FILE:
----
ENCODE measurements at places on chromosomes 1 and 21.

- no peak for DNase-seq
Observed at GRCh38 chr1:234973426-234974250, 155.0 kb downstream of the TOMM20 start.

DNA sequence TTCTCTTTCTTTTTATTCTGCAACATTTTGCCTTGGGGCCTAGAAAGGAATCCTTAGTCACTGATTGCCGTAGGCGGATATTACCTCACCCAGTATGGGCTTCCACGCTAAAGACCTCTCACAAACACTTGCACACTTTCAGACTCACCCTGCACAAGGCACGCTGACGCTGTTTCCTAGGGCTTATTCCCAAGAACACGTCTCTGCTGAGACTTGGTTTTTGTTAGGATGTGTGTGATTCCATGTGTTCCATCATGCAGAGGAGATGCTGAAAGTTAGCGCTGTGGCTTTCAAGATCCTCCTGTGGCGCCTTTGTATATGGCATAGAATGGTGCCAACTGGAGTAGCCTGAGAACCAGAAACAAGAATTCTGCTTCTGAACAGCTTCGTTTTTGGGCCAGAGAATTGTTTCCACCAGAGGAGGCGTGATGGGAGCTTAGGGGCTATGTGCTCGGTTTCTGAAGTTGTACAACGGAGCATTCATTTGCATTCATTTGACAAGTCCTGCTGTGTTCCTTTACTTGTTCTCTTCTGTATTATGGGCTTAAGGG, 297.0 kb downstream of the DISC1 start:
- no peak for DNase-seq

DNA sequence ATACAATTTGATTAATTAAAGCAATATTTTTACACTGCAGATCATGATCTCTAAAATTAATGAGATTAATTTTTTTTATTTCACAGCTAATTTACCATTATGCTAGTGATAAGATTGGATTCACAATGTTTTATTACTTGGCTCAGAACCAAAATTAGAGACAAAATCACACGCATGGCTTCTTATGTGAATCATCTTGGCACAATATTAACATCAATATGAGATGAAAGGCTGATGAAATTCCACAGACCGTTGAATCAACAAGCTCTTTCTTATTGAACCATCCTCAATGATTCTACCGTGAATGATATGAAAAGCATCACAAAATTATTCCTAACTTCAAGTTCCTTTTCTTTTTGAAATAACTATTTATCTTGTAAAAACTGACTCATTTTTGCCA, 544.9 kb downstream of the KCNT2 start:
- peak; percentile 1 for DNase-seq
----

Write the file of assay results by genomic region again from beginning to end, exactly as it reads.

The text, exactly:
ENCODE measurements at places on chromosomes 1 and 21.

- no peak for DNase-seq
Observed at GRCh38 chr1:234973426-234974250, 155.0 kb downstream of the TOMM20 start.

DNA sequence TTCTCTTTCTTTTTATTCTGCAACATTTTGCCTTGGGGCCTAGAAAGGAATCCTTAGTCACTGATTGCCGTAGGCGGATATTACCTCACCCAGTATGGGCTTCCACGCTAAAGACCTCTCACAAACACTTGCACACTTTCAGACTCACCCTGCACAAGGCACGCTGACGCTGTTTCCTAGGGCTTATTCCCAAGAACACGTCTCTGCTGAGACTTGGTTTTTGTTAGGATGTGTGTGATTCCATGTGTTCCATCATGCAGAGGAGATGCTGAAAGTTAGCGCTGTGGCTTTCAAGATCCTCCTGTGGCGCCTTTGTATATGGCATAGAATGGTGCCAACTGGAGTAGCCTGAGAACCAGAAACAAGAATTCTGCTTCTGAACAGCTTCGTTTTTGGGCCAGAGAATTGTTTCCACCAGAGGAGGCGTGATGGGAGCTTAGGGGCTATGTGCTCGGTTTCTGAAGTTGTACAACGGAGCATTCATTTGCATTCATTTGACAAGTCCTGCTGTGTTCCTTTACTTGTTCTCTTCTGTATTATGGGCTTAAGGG, 297.0 kb downstream of the DISC1 start:
- no peak for DNase-seq

DNA sequence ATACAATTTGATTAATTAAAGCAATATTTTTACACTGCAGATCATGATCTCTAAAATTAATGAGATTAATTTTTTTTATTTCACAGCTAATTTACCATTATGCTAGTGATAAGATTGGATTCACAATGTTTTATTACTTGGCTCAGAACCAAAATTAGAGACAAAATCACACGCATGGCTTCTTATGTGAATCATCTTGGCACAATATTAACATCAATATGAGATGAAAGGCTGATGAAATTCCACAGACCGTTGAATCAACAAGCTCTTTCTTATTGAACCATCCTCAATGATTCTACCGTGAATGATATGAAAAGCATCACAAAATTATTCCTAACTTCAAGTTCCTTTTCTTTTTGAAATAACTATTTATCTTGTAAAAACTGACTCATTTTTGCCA, 544.9 kb downstream of the KCNT2 start:
- peak; percentile 1 for DNase-seq